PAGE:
1. Pudlo, Jessica SN

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My first experience dealing with death and hospice care was when I was 15 years old. My great grandmother suffered from Alzheimer disease and was no longer able to care for herself. Her ability to swallow was diminished and she had a hard time breathing on her own. Knowing we wouldn't have her much longer and wanting her to have a peaceful death, we arranged for her to be admitted to hospice care. Although I don't remember the details of the care she received, I know that my great grandmother was treated with dignity and respect in her final days. This was my first experience with death, dying, and hospice, but not my last. I was fortunate to become more familiar with the hospice process during my first nursing school clinical rotation, but it wasn't until my medical mission trip to Ghana that I saw just how important hospice care is.


In the United States, care for hospice patients involves more than just giving medications and following doctor's orders. The care is holistic, addressing mind, body, and soul. Most hospice patients are cared for in their own homes or, if in the hospital, are given their own room, often in a quiet area away from all the commotion. The care includes bed baths, skin care, emptying of the catheter bag, providing oral care, preventing bed sores, easing the patients' pain, and most importantly comforting them during this time. With hospice we care for not only the patient but for the families of the patient, providing support throughout the process. If the patient doesn't have family, it is the nurse's job to be there for that patient, lend an ear, and offer a helping hand.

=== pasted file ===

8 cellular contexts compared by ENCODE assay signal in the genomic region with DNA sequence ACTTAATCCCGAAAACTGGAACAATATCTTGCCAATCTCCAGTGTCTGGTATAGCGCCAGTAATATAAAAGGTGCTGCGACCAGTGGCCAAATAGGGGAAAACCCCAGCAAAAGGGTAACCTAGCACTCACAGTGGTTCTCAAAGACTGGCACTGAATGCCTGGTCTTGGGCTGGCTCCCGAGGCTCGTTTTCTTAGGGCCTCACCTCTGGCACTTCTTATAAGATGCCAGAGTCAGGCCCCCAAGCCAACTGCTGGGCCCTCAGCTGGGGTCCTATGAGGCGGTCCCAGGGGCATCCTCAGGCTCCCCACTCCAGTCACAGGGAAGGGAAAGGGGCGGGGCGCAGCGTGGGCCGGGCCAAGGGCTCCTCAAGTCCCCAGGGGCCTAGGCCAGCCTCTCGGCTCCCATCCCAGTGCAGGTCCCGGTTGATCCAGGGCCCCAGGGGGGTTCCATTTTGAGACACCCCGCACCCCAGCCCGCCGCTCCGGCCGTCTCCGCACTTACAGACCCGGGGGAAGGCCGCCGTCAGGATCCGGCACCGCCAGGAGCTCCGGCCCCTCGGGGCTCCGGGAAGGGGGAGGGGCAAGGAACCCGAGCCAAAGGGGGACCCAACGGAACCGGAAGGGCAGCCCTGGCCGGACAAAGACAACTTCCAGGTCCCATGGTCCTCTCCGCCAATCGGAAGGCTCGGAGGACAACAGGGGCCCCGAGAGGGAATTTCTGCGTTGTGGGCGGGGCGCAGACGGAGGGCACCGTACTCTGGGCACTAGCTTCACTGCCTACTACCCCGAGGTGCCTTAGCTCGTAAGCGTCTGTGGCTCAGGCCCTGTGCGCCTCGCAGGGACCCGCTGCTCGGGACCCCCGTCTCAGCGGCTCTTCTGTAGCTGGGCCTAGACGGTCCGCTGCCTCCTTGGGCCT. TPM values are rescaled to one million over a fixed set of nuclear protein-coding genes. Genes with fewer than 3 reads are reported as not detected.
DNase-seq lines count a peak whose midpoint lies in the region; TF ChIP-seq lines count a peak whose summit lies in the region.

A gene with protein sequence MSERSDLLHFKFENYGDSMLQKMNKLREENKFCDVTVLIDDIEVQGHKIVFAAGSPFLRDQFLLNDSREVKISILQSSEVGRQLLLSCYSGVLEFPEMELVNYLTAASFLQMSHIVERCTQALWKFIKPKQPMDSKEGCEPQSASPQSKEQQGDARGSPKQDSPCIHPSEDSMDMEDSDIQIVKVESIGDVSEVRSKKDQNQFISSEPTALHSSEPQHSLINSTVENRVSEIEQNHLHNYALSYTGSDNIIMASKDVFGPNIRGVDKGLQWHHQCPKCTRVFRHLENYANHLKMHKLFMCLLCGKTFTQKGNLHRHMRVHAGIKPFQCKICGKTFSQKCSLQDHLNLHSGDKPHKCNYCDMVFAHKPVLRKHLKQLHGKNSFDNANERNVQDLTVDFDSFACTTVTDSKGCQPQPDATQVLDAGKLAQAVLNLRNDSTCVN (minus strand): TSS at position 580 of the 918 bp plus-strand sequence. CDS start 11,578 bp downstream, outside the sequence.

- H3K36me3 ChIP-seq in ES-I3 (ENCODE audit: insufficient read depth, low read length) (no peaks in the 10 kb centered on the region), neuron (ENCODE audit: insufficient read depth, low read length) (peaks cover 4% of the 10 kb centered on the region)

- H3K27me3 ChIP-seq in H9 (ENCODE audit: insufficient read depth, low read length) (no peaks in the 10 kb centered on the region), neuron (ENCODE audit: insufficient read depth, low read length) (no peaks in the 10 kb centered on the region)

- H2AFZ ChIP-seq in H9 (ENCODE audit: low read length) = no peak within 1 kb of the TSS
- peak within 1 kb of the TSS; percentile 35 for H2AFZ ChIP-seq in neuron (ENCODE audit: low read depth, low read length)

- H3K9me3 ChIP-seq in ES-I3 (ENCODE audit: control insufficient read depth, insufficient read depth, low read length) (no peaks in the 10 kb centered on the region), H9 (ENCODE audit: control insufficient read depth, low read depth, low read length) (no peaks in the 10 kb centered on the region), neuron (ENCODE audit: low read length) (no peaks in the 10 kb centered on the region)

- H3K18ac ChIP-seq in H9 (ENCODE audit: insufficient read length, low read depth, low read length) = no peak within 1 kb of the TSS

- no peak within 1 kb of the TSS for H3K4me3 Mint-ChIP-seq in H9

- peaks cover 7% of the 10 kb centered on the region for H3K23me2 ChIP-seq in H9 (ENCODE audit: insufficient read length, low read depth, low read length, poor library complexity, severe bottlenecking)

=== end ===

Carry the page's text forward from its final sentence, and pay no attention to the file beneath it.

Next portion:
Last summer while on a medical mission in Ghana, I saw patients with a wide array of ailments. Patients receive very little direct nursing care in hospitals in Ghana. They are left to fend for themselves, expected to empty their own buckets of vomit and urine, and get their own food when they are hungry. When their linen is dirty, they are expected to change the sheets themselves. When patients need to be bathed or are soiled, they are responsible for their own personal hygiene. This expectation is no different for hospice patients, and when the patients can no longer care for themselves, it is the family's responsibility to care for them.


Patients who were dying were laid in beds in the general ward, just feet from other patients, and given no quiet, or privacy. They were often left with pressure sores, not turned at all, just left to lay in one position. Hardly any care was given to the pressure sores because it was the expectation that they will die soon anyway, and resources are not plentiful in Ghana. I once saw a patient with clothes and bed covered in vomit, and when her condition was pointed out to one of the staff nurses, the nurse responded "the daughter will clean it up when she comes later." Patients who were on oxygen would have mold in the tubing and humidification systems. They weren't given replacements; they were expected to pay for a new one or clean the one they were given. Patients were left unclean, unfed, and alone, their basic needs not being attended to. It seemed like the more likely the patient was to die, the less care they received.


After seeing patients neglected and expected to care for themselves in Ghana, I am grateful for hospice as it is practiced in the United States. As a nurse, I want to care for all patients the way I would want my family members cared for. I am thankful that we have the resources to do this in the United States.